Though Dr. Pegge's life was sedentary, from his turn to studious retirement, his love of Antiquities, and of literary acquirements in general; yet these applications, which he pursued with great ardour and perseverance, did not injure hi* health. Vigour of mind, in proportion to his bodily strength, continued unimpaired through a very extended course of life, and nearly till he had reached " ultima linea rerum:" for he never had any chronical disease; but gradually and gently sunk into the grave under the weight of years, after a fortnight's illness, Feb. 14, 1796*, in the o2d year of his age.

He was buried, according to his own desire,-ui the chancel at Whittington, where a mural tablet of black marble (a voluntary tribute of filial respect) has been placed, over the East window, with the following short inscription:

"At the North End of the Altar Table, within the Rails,

lie the Remains of

Samuel Pegge, LL.D.

who was inducted to this Rectorv Nov. 11, 1751,

and died Feb. 14, 1796;

in the 92d year-of his Age."

Having closed the scene; it must be confessed, on the one hand, that the biographical history of an individual, however learned, or engaging to private friends, who had passed the major part of his days in secluded retreats from what is called the world, can afford but little entertainment to the generality of Readers. On the other hand, nevertheless, let it be allowed that every man of acknowledged literary merit, had he made no Other impression, cannot but have left many to regret his death.

Though Dr. Pegge had exceeded even his "fourscore years and ten," and had outlived all his more early friends and acquaintance; he had the address to make new ones, who now survive, and who, it is humbly hoped, will not be sorry to see a modest remembrance of him preserved by this little Memoir.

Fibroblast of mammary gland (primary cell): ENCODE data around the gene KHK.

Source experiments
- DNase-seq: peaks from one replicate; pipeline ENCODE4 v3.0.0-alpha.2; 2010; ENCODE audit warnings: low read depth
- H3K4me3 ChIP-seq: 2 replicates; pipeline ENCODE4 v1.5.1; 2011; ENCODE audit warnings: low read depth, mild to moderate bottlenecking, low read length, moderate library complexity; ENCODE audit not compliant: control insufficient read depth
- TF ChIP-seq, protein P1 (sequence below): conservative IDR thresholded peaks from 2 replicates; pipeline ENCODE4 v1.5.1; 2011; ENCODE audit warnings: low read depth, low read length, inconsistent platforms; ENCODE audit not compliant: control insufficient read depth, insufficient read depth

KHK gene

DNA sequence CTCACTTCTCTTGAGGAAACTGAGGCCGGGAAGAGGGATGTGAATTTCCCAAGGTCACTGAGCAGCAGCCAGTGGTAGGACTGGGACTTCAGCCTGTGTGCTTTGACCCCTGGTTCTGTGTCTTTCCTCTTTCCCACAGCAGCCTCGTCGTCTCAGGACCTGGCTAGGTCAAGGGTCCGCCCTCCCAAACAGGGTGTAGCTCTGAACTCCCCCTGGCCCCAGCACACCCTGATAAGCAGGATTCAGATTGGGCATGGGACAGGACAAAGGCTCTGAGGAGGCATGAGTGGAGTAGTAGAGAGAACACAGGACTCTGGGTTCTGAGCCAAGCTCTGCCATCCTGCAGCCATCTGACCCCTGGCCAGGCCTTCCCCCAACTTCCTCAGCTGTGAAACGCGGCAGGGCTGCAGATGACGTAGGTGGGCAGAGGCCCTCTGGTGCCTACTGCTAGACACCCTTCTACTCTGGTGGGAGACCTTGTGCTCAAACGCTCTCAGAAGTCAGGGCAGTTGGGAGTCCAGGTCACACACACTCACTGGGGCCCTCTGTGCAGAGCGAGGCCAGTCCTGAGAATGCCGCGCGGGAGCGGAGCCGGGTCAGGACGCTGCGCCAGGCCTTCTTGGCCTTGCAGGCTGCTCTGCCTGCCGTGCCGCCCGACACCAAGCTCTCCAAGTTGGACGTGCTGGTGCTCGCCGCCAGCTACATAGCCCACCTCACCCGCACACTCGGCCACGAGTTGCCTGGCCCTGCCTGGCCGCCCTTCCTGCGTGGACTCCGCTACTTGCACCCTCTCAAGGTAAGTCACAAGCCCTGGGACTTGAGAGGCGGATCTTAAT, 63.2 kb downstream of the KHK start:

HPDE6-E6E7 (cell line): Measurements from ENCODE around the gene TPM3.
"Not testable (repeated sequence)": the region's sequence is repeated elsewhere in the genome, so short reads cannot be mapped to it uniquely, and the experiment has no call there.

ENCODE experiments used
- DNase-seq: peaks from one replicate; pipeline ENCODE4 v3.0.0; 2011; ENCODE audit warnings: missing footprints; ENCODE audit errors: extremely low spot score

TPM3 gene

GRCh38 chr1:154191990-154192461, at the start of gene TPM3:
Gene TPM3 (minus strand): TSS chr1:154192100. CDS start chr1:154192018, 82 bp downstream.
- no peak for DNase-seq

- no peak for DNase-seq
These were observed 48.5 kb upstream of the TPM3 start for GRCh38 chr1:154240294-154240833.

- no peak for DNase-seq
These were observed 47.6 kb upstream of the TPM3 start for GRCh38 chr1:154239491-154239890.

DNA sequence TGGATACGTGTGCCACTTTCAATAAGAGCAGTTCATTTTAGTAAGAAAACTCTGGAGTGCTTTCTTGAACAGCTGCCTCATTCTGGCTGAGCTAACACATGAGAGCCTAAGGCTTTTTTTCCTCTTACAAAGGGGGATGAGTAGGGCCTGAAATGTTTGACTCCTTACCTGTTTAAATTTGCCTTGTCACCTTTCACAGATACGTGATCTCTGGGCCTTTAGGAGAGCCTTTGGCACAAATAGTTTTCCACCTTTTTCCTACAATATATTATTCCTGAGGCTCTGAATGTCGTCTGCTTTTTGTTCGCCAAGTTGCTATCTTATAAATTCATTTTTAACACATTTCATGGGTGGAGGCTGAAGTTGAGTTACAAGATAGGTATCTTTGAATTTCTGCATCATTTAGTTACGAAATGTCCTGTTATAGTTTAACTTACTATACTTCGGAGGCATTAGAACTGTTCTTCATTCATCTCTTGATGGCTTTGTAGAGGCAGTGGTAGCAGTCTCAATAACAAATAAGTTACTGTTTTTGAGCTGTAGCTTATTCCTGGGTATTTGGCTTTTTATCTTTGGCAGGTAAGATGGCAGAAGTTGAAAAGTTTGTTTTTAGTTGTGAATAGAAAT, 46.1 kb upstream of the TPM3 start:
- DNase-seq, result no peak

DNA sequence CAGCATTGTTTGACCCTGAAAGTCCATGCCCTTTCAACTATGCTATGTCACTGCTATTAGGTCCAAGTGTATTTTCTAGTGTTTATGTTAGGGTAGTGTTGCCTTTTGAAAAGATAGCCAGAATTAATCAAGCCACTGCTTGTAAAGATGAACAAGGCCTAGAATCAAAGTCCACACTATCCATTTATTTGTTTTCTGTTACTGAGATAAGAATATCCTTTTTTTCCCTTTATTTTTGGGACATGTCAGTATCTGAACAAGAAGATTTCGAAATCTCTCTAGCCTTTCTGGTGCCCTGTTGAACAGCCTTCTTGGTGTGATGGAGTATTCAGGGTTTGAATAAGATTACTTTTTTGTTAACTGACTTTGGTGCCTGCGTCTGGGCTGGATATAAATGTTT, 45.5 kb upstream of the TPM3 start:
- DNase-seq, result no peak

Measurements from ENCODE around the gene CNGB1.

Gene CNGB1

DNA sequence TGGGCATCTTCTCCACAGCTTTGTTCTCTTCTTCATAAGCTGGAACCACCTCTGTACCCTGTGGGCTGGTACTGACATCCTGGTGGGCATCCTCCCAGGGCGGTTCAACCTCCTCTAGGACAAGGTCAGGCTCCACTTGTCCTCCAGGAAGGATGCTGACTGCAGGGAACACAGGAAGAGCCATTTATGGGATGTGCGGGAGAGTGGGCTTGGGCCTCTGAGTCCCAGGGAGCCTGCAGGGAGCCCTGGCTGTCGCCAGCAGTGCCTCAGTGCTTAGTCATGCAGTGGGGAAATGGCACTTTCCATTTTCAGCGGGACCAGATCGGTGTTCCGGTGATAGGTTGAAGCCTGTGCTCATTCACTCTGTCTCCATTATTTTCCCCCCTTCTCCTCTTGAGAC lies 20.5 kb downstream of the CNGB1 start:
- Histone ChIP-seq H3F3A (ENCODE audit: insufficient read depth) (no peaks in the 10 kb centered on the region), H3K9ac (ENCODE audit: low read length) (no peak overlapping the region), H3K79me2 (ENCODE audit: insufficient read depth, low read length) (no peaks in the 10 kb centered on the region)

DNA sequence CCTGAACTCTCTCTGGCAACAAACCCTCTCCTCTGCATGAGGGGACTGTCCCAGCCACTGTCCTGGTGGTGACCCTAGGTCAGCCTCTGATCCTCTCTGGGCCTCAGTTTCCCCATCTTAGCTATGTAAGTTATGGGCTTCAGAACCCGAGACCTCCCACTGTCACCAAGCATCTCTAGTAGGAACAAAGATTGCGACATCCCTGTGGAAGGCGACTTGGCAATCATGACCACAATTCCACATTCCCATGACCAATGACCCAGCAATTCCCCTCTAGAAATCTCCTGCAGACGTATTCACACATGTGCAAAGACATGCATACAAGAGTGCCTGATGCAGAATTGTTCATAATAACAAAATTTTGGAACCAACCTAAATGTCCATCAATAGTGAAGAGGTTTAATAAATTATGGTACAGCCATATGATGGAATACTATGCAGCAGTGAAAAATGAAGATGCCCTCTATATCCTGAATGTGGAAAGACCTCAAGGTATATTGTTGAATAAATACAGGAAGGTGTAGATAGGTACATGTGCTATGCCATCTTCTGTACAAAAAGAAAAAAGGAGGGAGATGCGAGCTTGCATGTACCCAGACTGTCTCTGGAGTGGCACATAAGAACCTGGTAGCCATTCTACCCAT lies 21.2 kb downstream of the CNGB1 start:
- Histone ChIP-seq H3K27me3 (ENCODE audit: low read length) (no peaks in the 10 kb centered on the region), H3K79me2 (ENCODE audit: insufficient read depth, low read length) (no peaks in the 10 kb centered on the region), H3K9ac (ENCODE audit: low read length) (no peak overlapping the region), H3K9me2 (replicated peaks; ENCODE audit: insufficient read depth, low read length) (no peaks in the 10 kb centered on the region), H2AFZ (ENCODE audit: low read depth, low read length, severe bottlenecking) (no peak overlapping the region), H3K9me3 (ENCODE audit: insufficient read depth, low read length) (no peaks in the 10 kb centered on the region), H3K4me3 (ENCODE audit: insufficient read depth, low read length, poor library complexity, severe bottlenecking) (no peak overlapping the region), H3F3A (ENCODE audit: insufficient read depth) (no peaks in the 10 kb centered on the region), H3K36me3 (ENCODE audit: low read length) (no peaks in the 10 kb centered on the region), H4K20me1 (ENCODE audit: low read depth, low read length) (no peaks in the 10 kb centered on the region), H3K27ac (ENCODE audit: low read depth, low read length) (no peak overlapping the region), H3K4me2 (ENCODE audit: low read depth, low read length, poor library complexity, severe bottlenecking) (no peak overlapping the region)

Though Dr. Pegge had an early propensity to the pursuit of Antiquarian knowledge, he never indulged himself materially in it, so long as more essential and professional occupations had a claim upon him; for he had a due sense of the nature and importance of his clerical function. It appears that he had read the Greek and Latin Fathers diligently at his outset in life. He had also re-perused the Classichs attentively before he applied much to the Monkish Historians, or engaged in Antiquarian researches; well knowing that a thorough knowledge of the Learning of the Antients, conveyed by classical Authors, was the best foundation for any literary structure which had not the Christian Religion for its cornerstone.

During the early part of his incumbency at Godmersham in Kent, his reading was principally such as became a Divine, or which tended to the acquisition of general knowledge, of which he possessed a greater share than most men we ever knew. When he obtained allowable leisure to follow unprofessional pursuits, he attached himself more closely to the study of Antiquities; and was elected a Fellow of the Society of AntiauARiEs, Feb. 14, 1751, N. S. in which year the Charter of Incorporation was granted (in November), wherein his name stands enrolled among those of many very respectable and eminently learned men*.

* The only Member of the Society at the time of its In* corporation, who survived Dr. Pegge, was Samuel Reynard$on} Esc|.